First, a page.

Talk to the breeder, describe exactly what you’re looking for in a dog, and ask for assistance in selecting a puppy. Breeders see the puppies daily and can make uncannily accurate recommendations once they know something about your lifestyle and personality. Whatever you want from an Apso, look for one whose parents have nice personalities and who has been well socialized from early puppyhood.
All dogs have the potential to develop genetic health problems, just as all people have the potential to inherit a particular disease. Run, don’t walk, from any breeder who does not offer a health guarantee on puppies, who tells you that the breed is 100 percent healthy and has no known problems, or who tells you that her puppies are isolated from the main part of the household for health reasons. A reputable breeder will be honest and open about health problems in the breed and the incidence with which they occur in her lines.
In Lhasas, health problems include hip dysplasia, patellar luxation, juvenile renal disease, intervertebral disc disease and eye problems such as progressive retinal atrophy, dry eye, and glaucoma. Not all of these conditions are detectable in a growing puppy, and it can be hard to predict whether an animal will be free of these maladies, which is why you must find a reputable breeder who is committed to breeding the healthiest animals possible. They should be able to produce independent certification that the parents of the dog (and grandparents, etc.) have been screened for these defects and deemed healthy for breeding.
Not all of these conditions have screening tests, but the breeder should be able to show evidence that both of a puppy’s parents have OFA hip and patella (knee) clearances and certification from the Canine Eye Registry Foundation that the eyes are healthy. Do not purchase a puppy from a breeder who cannot provide you with written documentation that the parents were cleared of health problems that affect the breed. If a breeder tells you she doesn't need to do those tests because she's never had problems in her lines and her dogs have been "vet checked," then you should go find a breeder who is more rigorous about genetic testing.
Careful breeders screen their breeding dogs for genetic disease and breed only the healthiest and best-looking specimens, but sometimes Mother Nature has other ideas and a puppy develops one of these diseases despite good breeding practices. Advances in veterinary medicine mean that in most cases the dogs can still live a good life. If you’re getting a puppy, ask the breeder about the ages of the dogs in her lines and what they died of.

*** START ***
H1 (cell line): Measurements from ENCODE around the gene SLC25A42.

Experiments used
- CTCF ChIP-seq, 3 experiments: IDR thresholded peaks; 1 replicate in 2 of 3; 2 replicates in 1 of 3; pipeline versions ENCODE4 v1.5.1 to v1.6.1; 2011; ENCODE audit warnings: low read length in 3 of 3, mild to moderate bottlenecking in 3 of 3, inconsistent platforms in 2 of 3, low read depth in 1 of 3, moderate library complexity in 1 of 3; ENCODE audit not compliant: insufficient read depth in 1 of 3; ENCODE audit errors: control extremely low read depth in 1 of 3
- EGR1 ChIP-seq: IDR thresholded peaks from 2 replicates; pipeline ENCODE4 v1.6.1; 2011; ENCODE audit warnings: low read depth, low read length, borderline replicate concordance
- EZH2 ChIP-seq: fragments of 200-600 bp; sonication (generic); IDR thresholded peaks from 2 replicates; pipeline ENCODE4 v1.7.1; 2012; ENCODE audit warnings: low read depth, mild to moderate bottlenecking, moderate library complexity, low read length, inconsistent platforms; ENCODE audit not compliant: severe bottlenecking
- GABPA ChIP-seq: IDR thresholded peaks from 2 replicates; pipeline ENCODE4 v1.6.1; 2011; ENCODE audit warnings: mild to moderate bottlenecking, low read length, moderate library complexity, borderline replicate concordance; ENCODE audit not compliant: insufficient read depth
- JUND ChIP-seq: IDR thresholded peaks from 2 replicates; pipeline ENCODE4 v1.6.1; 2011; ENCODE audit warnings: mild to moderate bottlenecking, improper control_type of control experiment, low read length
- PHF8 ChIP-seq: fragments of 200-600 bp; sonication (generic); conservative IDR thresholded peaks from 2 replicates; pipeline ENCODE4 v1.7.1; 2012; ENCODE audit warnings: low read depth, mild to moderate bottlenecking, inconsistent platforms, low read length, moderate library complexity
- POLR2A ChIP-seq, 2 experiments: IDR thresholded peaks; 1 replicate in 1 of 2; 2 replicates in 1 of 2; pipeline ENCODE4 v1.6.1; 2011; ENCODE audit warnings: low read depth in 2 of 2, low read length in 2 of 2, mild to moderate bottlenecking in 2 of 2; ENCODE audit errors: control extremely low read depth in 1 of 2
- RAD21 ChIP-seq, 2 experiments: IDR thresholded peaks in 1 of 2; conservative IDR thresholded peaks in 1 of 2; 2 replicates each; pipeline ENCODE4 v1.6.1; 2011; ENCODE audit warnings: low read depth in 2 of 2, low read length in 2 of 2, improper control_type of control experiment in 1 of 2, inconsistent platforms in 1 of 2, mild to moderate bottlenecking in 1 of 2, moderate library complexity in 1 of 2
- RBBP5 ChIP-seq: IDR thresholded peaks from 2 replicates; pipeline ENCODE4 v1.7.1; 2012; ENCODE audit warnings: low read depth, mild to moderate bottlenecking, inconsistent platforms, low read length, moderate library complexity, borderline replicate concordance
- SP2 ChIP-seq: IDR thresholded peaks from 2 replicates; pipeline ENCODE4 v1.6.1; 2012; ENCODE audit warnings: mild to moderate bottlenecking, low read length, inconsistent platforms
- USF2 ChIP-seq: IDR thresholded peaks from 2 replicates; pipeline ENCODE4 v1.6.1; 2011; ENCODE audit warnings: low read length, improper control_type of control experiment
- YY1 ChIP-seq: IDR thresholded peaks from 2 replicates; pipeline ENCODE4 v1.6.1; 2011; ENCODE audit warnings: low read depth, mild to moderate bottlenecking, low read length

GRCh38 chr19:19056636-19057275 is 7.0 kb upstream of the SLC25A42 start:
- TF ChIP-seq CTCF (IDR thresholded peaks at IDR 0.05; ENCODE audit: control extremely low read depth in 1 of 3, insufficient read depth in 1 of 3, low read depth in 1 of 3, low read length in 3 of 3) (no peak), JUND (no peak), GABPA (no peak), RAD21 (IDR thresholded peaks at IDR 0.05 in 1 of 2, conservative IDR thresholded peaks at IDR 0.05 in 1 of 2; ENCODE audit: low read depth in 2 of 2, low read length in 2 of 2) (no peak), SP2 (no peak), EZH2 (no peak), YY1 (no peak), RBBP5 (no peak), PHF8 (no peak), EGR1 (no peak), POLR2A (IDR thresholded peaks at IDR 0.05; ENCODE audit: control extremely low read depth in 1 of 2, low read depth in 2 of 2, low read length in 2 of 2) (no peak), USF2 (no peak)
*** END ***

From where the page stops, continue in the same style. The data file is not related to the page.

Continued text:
Remember that after you’ve taken a new puppy into your home, you have the power to protect him from one of the most common health problems: obesity. Keeping a Lhasa at an appropriate weight is one of the easiest ways to extend his life. Make the most of your preventive abilities to help ensure a healthier dog for life.
If you are looking for a dog with an easy-care coat, it’s safe to say that the Lhasa Apso is not the right choice. That glamorous Lhasa you see sweeping around the show ring is the product of endless hours of grooming. Even if your Lhasa will be a pet, his long coat will still need regular care.
For a pet, expect to brush and comb the long, straight, heavy coat daily. When you brush, be sure you get all the way down to the skin. If you just go over the top of the coat you’ll miss many mats and tangles. Your dog’s breeder can show you the best techniques to use. The American Lhasa Apso Club also has good grooming advice.
Pet Lhasas can be kept clipped short, but that still means frequent professional grooming. Neglected coats become tangled and matted, which is painful and can lead to serious skin infections. A Lhasa needs a bath at least every two to three weeks. The good news is that he doesn’t shed much, but you will still find a few hairs here and there.
The rest is basic care. Trim the nails as needed, usually every week or two. Small dogs are prone to periodontal disease so brush the teeth frequently with a vet-approved pet toothpaste for good overall health and fresh breath.
Whether you want to go with a breeder or get your dog from a shelter or rescue, here are some things to keep in mind.
Finding a good breeder is a great way to find the right puppy. A good breeder will match you with the right puppy, and will without question have done all the health certifications necessary to screen out health problems as much as is possible. He or she is more interested in placing pups in the right homes than in making big bucks.
Good breeders will welcome your questions about temperament, health clearances and what the dogs are like to live with and come right back at you with questions of their own about what you’re looking for in a dog and what kind of life you can provide for him. A good breeder can tell you about the history of the breed, explain why one puppy is considered pet quality while another is not, and discuss what health problems affect the breed and the steps she takes take to avoid those problems. A breeder should want to be a resource for you throughout your dog’s life.
Look for more information about the Lhasa and start your search for a good breeder at the website of the American Lhasa Apso Club (ALAC). Choose a breeder who has agreed to abide by the ALAC’s code of ethics, which prohibits the sale of puppies to or through pet stores and calls for the breeder to obtain recommended health clearances on dogs before breeding them.
Avoid breeders who only seem interested in how quickly they can unload a puppy on you and whether your credit card will go through. Breeders who offer puppies at one price “with papers” and at a lower price “without papers” are unethical and should be reported to the American Kennel Club. You should also bear in mind that buying a puppy from websites that offer to ship your dog to you immediately can be a risky venture, as it leaves you no recourse if what you get isn’t exactly what you expected. Put at least as much effort into researching your puppy as you would into choosing a new car or expensive appliance. It will save you money in the long run.